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Journal Article

Citation

Robertson C. GeoJournal 2017; 82(2): 397-414.

Copyright

(Copyright © 2017, Holtzbrinck Springer Nature Publishing Group)

DOI

10.1007/s10708-015-9688-5

PMID

unavailable

Abstract

The ability to explicitly represent infectious disease distributions and their risk factors over massive geographical and temporal scales has transformed how we investigate how environment impacts health. While landscape epidemiology studies have shed light on many aspects of disease distribution and risk differentials across geographies, new computational methods combined with new data sources such as citizen sensors, global spatial datasets, sensor networks, and growing availability and variety of satellite imagery offer opportunities for a more integrated approach to understanding these relationships. Additionally, a large number of new modelling and mapping methods have been developed in recent years to support the adoption of these new tools. The complexity of this research context results in study-dependent solutions and prevents landscape approaches from deeper integration into operational models and tools. In this paper we consider three common research contexts for spatial epidemiology; surveillance, modelling to estimate a spatial risk distribution and the need for intervention, and evaluating interventions and improving healthcare. A framework is proposed and a categorization of existing methods is presented. A case study into leptospirosis in Sri Lanka provides a working example of how the different phases of the framework relate to real research problems. The new framework for geocomputational landscape epidemiology encompasses four key phases: characterizing assemblages, characterizing functions, mapping interdependencies, and examining outcomes.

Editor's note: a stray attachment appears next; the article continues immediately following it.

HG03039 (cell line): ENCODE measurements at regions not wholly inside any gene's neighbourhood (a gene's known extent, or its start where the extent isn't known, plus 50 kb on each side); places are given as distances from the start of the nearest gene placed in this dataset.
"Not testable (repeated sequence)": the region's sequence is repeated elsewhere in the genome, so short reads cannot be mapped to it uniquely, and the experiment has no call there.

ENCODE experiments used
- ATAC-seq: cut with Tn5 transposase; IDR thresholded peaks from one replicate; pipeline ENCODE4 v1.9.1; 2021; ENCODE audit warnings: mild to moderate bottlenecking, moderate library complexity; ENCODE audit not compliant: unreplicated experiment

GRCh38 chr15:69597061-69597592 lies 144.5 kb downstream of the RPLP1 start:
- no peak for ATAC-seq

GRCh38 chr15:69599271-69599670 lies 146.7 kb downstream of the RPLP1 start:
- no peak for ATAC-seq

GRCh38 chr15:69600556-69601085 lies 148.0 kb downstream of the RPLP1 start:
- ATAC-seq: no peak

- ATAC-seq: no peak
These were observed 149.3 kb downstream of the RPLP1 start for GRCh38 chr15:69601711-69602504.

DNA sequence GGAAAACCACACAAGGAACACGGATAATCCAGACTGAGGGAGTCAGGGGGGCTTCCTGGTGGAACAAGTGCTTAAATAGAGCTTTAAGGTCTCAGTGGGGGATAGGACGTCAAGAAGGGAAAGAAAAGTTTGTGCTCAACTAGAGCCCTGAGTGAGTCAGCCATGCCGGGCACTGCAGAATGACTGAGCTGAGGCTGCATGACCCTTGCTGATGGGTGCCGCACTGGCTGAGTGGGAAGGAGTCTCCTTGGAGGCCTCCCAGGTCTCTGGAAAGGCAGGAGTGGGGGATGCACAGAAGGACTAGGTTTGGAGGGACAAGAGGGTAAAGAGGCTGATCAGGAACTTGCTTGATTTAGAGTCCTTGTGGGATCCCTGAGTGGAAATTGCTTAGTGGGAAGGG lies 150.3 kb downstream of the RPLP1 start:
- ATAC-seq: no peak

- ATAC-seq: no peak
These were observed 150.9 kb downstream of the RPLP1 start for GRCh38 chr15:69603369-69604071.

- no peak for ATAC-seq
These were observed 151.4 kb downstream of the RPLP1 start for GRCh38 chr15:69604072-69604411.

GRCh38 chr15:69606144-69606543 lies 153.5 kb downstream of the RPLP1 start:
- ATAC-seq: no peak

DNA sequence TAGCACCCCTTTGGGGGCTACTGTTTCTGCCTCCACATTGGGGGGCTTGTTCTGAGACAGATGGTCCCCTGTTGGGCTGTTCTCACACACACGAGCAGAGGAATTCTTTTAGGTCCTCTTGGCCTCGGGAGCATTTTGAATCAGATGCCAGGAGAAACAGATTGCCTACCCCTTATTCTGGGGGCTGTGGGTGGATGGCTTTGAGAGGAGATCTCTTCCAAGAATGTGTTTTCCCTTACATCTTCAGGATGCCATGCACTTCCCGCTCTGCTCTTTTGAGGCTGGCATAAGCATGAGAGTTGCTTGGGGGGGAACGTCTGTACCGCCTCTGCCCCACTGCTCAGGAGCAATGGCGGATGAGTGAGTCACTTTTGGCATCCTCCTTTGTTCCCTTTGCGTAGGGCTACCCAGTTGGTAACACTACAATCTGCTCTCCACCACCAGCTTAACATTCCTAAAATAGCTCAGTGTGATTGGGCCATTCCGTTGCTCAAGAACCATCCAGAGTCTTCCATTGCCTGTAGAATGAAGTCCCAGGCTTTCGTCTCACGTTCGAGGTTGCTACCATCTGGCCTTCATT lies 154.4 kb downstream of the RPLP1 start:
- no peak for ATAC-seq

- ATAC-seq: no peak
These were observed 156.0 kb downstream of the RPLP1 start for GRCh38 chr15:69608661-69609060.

RESULTS from Sri Lanka provide evidence that the framework provides a useful way to structure and interpret analyses. The framework reported here is a new way to structure existing methods and tools of geocomputation that are increasingly relevant to researchers working on spatially explicit disease-landscape studies.


Language: en

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